What emerges is a subsidy of health care by those who use less of it, plus a subsidy of retirement by those who die too soon to enjoy it. That is, the average is the same, but the efficiency of allocation becomes far greater. In both cases, subsidy is increased by investment income, and to a large extent, choice is a blind one, made after the individual is sixty-five years old, tempered by his financial state at the time. A claim for perfection cannot be made, but it will help get him through the transition period, by which time both the precision and the popularity of various choices will have been defined. One rule persists: the more he invests when young, the more he will have accumulated, later. How much incentive for medical frugality this creates is uncertain, but early signs are encouraging.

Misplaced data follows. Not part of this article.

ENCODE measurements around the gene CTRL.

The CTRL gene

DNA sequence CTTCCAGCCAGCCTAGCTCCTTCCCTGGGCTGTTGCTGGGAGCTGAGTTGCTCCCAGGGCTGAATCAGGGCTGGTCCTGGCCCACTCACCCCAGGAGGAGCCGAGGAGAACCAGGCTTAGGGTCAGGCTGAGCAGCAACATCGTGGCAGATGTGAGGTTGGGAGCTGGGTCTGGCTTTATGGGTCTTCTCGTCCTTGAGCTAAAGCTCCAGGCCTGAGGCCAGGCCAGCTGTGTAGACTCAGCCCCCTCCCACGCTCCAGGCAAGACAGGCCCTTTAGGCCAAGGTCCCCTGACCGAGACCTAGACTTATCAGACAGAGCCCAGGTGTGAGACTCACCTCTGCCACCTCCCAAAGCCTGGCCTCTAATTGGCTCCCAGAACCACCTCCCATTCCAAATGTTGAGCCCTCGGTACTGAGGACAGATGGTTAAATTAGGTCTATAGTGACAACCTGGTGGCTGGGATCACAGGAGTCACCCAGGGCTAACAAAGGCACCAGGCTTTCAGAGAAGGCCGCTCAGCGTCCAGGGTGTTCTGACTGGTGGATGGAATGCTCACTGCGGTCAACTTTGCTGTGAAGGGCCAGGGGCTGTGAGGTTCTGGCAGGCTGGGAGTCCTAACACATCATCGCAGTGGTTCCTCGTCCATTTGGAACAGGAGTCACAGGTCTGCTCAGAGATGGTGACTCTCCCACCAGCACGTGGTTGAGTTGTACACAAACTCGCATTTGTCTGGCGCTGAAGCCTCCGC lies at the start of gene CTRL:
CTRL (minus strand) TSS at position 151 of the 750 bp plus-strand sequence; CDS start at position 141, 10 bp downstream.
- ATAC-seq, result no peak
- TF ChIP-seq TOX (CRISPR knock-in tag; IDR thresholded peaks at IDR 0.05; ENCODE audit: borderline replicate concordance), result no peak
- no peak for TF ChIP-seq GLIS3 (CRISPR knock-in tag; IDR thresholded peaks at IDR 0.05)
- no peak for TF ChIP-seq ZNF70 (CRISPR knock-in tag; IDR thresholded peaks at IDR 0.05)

The Nature of the Investment. A century of experience shows the result of investing in the equity stock market is superior for the long term, and the more recent work of Bogle shows that buy-and-hold everything is about all the manager needs to know. New investors will soon be told that bonds may be superior for elderly people. That may have some truth to it if the markets happen to be in a temporary state of turmoil, but there is the yield curve to consider. Ordinarily, the longer the term of a bond, the higher its yield. But this buy-and-hold situation could eventually last ninety years, while very few "long-term" bonds have a term of more than thirty years. Presumably, the yield curve would flatten out sooner than ninety years, so it is conceivable a tailor-made bond would give a higher yield than stock indices, but it would take a long time to find out.